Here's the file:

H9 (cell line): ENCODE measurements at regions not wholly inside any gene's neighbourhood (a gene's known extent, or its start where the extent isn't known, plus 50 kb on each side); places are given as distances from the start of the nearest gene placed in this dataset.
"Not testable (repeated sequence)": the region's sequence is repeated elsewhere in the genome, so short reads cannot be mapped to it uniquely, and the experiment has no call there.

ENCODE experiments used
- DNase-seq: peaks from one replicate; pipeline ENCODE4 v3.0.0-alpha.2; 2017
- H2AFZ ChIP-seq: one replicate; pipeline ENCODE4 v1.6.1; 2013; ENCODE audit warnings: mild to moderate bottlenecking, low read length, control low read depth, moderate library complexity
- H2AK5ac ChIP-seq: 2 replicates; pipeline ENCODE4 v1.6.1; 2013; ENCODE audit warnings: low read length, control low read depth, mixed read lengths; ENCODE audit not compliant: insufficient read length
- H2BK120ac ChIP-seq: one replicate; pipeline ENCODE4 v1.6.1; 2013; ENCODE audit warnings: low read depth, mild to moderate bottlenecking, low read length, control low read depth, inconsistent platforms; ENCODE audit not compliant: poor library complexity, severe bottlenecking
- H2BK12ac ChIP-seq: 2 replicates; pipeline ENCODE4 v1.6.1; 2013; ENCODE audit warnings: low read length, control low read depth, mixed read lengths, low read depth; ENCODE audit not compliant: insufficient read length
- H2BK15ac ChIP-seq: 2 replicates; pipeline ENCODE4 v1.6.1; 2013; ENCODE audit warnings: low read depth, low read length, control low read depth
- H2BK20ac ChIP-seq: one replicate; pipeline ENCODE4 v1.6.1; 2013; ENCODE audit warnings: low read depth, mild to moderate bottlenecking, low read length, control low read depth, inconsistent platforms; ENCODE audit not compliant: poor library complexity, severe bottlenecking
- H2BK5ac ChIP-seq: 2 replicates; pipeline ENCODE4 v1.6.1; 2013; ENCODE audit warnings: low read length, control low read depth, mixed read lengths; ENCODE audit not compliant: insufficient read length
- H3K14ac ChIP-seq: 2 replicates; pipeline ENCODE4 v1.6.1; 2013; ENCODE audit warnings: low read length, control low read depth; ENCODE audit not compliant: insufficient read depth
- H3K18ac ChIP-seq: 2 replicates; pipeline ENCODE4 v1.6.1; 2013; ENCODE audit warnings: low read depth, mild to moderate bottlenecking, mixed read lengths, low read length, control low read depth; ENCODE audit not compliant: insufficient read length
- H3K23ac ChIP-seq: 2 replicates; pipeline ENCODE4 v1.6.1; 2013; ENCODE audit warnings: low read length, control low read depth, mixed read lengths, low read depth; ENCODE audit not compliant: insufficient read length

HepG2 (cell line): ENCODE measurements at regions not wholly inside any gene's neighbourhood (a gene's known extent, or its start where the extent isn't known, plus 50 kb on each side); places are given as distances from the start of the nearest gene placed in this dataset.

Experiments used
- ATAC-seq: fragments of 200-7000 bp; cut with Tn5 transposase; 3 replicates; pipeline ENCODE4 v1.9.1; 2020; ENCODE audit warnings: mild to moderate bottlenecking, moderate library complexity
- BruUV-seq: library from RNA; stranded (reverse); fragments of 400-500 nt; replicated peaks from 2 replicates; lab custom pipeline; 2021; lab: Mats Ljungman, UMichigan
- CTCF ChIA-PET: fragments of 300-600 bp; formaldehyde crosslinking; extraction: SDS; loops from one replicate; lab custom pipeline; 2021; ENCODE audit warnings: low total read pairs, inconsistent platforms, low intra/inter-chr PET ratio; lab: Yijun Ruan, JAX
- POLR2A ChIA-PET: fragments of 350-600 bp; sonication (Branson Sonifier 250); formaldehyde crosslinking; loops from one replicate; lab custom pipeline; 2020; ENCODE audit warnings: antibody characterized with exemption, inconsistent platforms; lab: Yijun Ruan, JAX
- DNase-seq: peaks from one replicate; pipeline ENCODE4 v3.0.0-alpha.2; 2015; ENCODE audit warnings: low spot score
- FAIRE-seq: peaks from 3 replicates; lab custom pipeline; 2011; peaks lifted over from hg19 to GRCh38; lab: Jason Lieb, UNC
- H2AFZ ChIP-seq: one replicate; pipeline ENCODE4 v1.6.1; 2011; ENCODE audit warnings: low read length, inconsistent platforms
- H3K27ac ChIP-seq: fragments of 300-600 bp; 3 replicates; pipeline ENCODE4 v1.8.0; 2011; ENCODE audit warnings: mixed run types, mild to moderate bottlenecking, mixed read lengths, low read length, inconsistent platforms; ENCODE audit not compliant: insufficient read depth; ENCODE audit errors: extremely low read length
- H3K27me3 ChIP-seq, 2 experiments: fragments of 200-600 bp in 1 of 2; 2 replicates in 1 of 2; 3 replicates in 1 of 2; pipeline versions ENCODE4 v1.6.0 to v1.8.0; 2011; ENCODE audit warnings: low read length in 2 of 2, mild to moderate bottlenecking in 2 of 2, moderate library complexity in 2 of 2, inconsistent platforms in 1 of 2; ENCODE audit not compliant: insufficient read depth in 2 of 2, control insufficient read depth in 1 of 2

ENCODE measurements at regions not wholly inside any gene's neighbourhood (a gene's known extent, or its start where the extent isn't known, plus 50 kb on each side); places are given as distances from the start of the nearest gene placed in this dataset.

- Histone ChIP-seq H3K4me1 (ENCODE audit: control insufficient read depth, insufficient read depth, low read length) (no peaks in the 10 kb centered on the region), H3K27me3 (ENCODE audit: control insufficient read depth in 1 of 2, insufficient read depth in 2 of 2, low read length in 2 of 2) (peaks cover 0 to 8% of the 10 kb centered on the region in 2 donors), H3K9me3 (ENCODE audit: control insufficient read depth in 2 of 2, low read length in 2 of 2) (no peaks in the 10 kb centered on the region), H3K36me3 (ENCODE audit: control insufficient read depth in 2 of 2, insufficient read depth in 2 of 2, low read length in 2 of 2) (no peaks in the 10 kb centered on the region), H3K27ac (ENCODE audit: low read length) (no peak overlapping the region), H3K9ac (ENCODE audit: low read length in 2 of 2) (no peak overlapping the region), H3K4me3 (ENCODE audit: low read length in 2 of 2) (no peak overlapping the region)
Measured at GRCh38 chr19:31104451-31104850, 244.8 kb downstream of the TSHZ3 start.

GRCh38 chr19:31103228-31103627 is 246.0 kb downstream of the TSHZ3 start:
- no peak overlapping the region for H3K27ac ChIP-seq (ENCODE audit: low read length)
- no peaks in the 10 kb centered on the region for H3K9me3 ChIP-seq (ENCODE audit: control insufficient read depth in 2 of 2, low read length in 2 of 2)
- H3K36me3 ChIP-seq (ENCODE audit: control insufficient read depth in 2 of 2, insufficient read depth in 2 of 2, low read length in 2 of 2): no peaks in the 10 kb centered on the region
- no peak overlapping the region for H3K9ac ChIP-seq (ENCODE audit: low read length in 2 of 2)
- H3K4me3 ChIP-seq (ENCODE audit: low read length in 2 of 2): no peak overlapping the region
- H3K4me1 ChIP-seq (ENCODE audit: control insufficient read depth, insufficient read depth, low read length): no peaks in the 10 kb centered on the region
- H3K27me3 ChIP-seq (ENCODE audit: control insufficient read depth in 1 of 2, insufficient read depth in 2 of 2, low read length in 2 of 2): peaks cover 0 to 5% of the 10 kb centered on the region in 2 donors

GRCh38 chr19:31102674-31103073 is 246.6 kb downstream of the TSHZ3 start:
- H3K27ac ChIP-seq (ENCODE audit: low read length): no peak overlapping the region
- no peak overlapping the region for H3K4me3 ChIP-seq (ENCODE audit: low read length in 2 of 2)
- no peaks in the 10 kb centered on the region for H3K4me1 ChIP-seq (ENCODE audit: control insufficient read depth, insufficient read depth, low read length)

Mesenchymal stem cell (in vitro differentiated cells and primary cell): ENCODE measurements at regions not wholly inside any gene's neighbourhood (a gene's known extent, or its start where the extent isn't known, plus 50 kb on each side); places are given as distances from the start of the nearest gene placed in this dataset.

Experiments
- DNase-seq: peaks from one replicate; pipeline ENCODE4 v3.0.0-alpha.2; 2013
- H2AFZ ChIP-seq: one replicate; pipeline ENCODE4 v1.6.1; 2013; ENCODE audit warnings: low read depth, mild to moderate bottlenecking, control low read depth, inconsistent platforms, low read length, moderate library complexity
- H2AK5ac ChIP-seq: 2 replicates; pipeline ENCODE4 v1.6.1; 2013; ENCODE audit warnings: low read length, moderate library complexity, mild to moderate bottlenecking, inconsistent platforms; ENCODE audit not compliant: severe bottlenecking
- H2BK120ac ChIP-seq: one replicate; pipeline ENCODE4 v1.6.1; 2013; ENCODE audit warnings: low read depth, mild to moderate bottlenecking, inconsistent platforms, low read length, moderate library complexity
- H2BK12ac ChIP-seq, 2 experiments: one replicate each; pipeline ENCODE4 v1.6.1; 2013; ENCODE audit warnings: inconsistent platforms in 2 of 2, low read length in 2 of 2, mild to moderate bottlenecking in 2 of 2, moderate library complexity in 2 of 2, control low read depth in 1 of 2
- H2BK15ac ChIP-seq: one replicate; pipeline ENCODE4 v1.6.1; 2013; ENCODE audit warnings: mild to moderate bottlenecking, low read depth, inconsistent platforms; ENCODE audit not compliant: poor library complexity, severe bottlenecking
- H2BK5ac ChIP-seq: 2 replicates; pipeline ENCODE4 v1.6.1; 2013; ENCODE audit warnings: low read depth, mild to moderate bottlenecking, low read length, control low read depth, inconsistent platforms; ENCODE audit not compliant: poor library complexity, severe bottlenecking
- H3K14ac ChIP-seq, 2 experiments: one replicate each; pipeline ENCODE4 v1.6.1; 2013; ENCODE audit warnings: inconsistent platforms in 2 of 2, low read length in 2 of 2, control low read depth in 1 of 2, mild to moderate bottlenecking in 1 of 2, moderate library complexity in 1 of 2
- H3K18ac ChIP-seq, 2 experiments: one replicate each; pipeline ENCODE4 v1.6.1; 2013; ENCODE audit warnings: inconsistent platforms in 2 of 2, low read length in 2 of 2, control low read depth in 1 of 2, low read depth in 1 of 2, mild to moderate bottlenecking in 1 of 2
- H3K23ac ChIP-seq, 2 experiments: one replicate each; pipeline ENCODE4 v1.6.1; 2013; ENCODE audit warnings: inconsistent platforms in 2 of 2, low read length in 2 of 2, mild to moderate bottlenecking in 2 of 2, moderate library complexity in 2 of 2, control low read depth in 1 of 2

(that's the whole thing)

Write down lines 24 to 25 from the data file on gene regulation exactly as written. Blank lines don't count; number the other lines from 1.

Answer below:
- H3K27ac ChIP-seq: fragments of 300-600 bp; 3 replicates; pipeline ENCODE4 v1.8.0; 2011; ENCODE audit warnings: mixed run types, mild to moderate bottlenecking, mixed read lengths, low read length, inconsistent platforms; ENCODE audit not compliant: insufficient read depth; ENCODE audit errors: extremely low read length
- H3K27me3 ChIP-seq, 2 experiments: fragments of 200-600 bp in 1 of 2; 2 replicates in 1 of 2; 3 replicates in 1 of 2; pipeline versions ENCODE4 v1.6.0 to v1.8.0; 2011; ENCODE audit warnings: low read length in 2 of 2, mild to moderate bottlenecking in 2 of 2, moderate library complexity in 2 of 2, inconsistent platforms in 1 of 2; ENCODE audit not compliant: insufficient read depth in 2 of 2, control insufficient read depth in 1 of 2